JUSTIN SYMINGTON THINKS ONE-TO-ONE computing works. But that wasn’t always the case.
At first, having every child with a computer at his or her desk took some getting used to, but Symington, who teaches humanities at Miami’s Palmer Trinity School, adapted quickly and now incorporates technology into nearly all his lessons. Students surf the Web to conduct research. They build timelines using paint and word processing software. And, when they’re done with in-class assignments, they can turn them in via e-mail.
“We do plenty of traditional stuff, but the technology gives us the freedom to build a course that’s more interactive, dynamic and up-to-date,” Symington says. “When you give kids exercises where there’s creativity and control over their own work, the results are so much better.”
The concept of one computer per child, called one-to-one computing, is an educational experiment that’s becoming standard practice as schools adopt it throughout the nation. Proponents say one-to-one programs boost academic achievement by improving writing and reading test scores and get students more engaged in learning, which reduces tardiness and absenteeism and increases graduation rates.
This latest technology initiative moves beyond previous efforts in which schools built standalone computer labs or invested in mobile computer carts that teachers would borrow for class on occasion. With one-to-one computing, students are equipped with notebook computers, Tablet PCs or personal digital assistants, and they use them every school day. That approach encourages teachers to embrace technology and to overhaul their teaching methods.
Dealing With the Ripple Effect
Once schools commit to one-to-one computing, however, it creates a ripple effect that touches not only students and teachers, but also administrators and IT staff members, who must manage the program, provide professional development training to teachers and offer technical support to hundreds, sometimes thousands, of additional computers. Even parents aren’t immune. If their children attend private schools, they must buy or lease the computers.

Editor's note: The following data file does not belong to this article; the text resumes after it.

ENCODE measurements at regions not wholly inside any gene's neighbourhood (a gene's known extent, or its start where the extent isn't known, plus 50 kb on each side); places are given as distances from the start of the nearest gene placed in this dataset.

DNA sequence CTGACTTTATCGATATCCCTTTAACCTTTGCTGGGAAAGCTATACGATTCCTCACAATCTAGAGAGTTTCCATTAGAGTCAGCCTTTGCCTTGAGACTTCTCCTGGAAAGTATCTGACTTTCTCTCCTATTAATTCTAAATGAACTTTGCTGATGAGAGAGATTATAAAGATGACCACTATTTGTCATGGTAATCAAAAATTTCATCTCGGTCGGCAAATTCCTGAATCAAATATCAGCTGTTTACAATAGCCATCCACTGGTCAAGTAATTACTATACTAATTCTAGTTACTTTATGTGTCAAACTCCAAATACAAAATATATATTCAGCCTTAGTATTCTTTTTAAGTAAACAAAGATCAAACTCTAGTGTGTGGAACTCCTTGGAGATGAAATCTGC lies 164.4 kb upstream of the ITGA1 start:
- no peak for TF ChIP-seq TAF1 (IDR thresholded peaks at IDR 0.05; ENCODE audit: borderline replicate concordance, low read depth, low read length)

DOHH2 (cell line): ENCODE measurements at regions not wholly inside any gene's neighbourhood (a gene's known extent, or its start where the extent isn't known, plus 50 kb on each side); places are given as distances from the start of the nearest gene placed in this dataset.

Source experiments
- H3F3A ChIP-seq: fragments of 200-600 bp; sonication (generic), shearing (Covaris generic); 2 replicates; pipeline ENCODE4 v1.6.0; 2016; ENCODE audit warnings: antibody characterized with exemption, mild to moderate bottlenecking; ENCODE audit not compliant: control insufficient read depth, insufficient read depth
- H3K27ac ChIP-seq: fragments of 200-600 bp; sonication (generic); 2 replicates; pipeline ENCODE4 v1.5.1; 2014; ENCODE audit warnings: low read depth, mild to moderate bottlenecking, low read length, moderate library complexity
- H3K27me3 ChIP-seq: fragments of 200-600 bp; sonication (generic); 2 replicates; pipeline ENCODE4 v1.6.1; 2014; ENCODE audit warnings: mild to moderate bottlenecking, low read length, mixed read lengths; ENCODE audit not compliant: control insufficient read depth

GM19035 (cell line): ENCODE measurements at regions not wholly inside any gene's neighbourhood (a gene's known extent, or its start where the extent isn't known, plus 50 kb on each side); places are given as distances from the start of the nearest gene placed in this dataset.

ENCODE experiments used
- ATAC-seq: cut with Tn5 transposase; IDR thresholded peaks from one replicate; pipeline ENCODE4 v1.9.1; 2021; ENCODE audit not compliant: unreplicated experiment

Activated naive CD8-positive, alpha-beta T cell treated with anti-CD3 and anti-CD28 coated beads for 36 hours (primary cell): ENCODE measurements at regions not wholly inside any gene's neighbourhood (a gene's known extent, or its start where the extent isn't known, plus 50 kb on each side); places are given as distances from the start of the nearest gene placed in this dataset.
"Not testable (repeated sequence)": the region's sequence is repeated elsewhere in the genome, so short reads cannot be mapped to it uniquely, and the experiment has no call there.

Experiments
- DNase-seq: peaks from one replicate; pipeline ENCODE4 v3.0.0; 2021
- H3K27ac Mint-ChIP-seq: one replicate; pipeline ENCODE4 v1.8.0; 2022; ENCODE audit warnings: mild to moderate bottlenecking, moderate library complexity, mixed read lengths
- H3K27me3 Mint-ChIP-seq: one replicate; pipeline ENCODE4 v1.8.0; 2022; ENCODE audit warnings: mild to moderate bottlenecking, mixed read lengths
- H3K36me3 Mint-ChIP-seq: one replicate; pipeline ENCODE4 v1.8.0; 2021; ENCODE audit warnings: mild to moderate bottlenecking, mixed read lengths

But the benefits of the initiative far outweigh any drawbacks, school officials and IT staff members say, while admitting that it takes a lot of planning and hard work for it to succeed.
“There’s a huge learning curve,” explains Robert Lundgren, director of finance and operations at Palmer Trinity, a private school that requires middle school and high school students to own their own notebook PCs. “Every school that has started this program has had its bumps and bruises.
“The trick is to not reinvent the wheel. It’s important to talk to other schools and learn from their experiences.”
Palmer Trinity launched its one-to-one computer program about five years ago to ensure that its students developed the needed tech skills to succeed in their future careers.
Palmer Trinity students begin learning the basics of computers and Microsoft Office programs in sixth grade, so by the time they enter the eighth grade, they have mastered the fundamentals, Symington says. That allows teachers to take it to the next level by having students use certain applications, such as PowerPoint, to complete assignments. It’s no longer about learning the computer, but rather about building on their knowledge by incorporating various software applications to complete their assignments, he explains.
Palmer Trinity continues to be on the cutting edge and is considering whether to eliminate its print textbooks and have the students access them on their computers, either online or with CD-ROMs, Lundgren says. Online or CD versions of textbooks are updated frequently and offer students interactive features, such as video and audio.